Picture the scene, in a small, cozy, wood-paneled inn somewhere on the Route des Vins. The tables are decked with rich red-patterned tablecloths decorated with vine leaf motifs. On the sideboard is a collection of classic, decorated pottery terrines and Baeckeoffe dishes. Napkins are unfurled, orders are taken and a small jug of refreshing Sylvaner or Pinot Blanc is brought to sharpen the appetite and ease the pain of waiting.

In due course, the stout chef-patron, clad in his whites, emerges backward through the swinging doors, swirls around in a neat pirouette and sets the immense decorated pottery dish down on the table with a satisfying thud. Carefully he chips and pries away at the band of dough that seals the gap between lid and dish. The whole table leans forward in eager anticipation, the lid comes off and there’s a collective intake of breath as some of the finest flavors and fragrances of Alsace are released: pork, lamb, beef, root vegetables, juniper berries and Riesling, all marinated together for days and baked to a state of gentle perfection.


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Meat prepped and cut for Baeckeoffe. Credit: Sue Style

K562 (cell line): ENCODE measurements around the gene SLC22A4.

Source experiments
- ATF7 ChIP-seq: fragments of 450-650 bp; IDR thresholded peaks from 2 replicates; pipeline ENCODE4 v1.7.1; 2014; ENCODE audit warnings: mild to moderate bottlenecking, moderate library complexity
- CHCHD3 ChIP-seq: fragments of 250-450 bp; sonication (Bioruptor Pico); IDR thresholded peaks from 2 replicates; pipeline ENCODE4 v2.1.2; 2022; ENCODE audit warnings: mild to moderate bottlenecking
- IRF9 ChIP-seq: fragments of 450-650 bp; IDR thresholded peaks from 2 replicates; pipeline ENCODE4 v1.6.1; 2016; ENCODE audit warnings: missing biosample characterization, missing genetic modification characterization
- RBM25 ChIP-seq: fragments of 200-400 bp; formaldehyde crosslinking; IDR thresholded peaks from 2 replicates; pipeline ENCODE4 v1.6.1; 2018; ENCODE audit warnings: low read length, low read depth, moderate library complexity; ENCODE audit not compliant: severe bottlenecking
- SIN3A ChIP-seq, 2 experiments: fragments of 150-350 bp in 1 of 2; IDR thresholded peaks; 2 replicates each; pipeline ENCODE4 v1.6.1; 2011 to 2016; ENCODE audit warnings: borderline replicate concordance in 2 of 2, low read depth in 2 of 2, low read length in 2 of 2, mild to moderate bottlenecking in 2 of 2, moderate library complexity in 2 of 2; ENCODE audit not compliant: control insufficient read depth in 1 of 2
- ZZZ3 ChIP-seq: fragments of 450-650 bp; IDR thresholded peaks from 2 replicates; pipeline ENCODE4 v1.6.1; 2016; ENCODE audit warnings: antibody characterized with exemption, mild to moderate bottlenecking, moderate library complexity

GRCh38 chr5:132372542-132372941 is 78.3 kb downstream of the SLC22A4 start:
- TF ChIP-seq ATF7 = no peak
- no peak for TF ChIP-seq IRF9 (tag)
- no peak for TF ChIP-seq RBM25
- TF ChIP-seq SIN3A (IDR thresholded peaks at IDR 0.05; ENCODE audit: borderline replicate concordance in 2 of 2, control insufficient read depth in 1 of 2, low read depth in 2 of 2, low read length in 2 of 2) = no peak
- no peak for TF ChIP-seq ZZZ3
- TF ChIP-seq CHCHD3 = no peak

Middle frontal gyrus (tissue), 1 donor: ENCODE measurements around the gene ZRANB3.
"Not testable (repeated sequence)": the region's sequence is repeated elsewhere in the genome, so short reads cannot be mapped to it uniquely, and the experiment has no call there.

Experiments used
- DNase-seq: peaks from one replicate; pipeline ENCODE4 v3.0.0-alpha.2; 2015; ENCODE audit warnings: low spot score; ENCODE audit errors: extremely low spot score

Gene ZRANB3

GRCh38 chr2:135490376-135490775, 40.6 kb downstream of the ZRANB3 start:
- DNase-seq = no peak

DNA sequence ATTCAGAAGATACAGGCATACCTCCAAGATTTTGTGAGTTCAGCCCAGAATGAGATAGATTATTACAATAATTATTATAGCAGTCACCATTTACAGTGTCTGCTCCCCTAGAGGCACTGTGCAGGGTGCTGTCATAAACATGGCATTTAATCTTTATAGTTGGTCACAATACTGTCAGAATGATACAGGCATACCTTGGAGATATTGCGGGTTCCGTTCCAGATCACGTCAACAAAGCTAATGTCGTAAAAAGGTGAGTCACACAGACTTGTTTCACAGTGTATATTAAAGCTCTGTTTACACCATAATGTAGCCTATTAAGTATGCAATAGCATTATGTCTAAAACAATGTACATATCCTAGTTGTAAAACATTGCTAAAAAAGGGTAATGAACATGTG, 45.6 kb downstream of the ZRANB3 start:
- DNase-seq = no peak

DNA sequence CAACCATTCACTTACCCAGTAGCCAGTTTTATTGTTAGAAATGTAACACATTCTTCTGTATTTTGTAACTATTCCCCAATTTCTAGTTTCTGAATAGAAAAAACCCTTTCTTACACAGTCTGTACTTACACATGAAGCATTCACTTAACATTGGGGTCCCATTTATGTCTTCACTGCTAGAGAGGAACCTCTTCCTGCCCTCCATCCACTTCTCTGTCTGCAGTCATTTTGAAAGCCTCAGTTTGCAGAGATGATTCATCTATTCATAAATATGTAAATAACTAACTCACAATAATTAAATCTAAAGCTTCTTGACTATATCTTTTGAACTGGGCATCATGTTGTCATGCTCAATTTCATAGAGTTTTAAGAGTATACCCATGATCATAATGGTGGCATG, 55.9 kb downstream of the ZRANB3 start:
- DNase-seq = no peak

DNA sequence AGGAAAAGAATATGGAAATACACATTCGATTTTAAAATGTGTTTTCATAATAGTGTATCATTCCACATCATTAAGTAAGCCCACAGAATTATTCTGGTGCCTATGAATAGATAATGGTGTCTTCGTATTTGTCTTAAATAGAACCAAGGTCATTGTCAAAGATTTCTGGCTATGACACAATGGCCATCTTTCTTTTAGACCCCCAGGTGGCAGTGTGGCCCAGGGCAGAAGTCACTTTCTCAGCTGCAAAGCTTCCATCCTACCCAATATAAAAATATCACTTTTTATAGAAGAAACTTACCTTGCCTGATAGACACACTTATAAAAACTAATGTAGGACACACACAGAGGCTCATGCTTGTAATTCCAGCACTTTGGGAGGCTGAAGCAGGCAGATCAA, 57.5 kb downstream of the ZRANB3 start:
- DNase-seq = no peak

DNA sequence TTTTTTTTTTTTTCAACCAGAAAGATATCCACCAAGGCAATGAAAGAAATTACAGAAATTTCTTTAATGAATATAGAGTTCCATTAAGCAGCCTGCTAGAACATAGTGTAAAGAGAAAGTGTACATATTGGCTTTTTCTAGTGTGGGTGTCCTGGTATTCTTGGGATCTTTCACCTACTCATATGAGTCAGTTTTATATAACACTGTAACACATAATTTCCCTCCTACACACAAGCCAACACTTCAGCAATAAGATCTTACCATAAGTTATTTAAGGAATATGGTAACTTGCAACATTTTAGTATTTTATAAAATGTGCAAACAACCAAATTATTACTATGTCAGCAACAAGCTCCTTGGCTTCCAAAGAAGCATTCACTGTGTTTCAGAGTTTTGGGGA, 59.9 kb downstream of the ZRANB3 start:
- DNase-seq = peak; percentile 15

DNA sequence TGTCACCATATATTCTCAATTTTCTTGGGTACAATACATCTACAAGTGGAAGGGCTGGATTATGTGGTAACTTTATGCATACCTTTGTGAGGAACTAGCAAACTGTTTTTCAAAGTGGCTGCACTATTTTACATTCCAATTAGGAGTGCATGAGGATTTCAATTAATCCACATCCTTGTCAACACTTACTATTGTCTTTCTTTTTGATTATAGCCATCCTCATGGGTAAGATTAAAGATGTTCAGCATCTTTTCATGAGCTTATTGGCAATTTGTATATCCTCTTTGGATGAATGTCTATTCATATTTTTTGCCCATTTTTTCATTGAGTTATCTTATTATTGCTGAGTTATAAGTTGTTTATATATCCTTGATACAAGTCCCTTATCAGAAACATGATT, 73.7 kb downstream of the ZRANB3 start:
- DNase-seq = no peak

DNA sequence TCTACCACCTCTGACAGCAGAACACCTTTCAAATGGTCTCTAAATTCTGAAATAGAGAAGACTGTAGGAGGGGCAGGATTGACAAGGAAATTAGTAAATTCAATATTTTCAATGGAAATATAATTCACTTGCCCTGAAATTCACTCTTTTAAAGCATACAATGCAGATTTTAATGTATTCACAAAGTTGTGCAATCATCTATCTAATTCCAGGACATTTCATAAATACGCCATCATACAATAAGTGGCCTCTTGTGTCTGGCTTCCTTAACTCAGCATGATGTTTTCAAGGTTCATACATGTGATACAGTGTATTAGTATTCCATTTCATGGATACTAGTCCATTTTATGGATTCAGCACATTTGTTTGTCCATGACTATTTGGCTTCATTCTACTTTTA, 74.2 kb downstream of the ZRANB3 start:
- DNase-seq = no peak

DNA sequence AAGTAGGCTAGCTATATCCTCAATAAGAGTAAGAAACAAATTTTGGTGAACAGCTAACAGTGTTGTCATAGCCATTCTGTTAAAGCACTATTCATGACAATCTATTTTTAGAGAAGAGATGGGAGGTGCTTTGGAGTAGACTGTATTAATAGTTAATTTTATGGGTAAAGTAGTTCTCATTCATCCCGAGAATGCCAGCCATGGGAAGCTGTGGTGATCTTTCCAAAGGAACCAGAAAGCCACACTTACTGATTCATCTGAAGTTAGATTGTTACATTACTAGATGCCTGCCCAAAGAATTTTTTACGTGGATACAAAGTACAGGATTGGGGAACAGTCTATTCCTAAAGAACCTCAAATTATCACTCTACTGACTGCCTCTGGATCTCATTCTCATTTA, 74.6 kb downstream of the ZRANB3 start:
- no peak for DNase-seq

This is a perfect dish for the holidays, which you can time to your convenience. It benefits from 1 to 3 days’ marinating, and then it needs several hours left to its own devices in the oven. Choose a fatty cut of pork, like neck, which will stay nice and moist, and cut all the meat in quite large pieces so they don’t dry out in the long, slow cooking. Any Alsace Riesling will do as long as it’s a dry one and preferably not outrageously expensive — an entry-level wine from one of the grand domaines like Trimbach, Hugel or Beyer would be perfect. (Keep the expensive one for drinking with the meal.) The ideal container is a large, lidded ovenproof ceramic pot. When you’ve assembled the dish and put it in the oven, you can set out for a long walk to work up an appetite. On your return the kitchen will be filled with wondrous aromas of Alsace. Serve the Baeckeoffe with green salad and plenty of bread to mop up the (unthickened) juices. Any leftovers can be reheated.

Serves 6 hungry people


For the marinade:

1 clove garlic, finely chopped

1 large carrot, finely chopped